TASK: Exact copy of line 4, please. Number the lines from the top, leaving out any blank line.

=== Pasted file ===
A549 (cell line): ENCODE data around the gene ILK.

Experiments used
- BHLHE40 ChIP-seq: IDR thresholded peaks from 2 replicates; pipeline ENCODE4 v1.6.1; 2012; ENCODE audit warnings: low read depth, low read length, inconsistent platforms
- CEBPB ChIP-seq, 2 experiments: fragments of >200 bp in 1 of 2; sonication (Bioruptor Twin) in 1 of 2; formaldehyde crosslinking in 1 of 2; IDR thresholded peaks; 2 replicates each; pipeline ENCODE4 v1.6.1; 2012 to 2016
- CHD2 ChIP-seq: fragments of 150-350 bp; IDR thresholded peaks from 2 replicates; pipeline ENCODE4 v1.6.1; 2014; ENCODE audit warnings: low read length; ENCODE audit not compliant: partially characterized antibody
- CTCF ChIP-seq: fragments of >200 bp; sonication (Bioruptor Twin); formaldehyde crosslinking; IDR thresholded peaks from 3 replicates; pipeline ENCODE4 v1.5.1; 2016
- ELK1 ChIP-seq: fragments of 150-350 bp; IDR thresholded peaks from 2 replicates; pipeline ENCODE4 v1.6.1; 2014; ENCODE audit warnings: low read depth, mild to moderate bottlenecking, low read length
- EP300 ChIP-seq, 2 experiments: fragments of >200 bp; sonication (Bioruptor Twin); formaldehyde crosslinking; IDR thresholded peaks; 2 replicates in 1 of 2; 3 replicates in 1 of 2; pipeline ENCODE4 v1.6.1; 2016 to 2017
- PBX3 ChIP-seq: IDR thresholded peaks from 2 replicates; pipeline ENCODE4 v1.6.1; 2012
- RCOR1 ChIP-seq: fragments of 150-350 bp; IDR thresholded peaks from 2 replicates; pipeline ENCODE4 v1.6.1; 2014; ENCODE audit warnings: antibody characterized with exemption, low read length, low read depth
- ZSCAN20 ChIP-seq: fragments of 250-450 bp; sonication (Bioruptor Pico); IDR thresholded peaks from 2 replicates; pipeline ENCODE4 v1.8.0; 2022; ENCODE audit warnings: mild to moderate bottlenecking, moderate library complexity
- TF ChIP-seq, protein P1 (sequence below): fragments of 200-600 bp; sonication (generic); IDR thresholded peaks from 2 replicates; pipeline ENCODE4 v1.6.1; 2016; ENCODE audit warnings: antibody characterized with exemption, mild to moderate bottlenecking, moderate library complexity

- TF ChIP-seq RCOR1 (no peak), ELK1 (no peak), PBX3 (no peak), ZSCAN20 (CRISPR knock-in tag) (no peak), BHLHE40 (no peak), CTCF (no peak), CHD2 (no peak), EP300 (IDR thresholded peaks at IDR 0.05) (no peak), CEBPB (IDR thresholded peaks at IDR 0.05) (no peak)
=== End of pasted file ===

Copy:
- CEBPB ChIP-seq, 2 experiments: fragments of >200 bp in 1 of 2; sonication (Bioruptor Twin) in 1 of 2; formaldehyde crosslinking in 1 of 2; IDR thresholded peaks; 2 replicates each; pipeline ENCODE4 v1.6.1; 2012 to 2016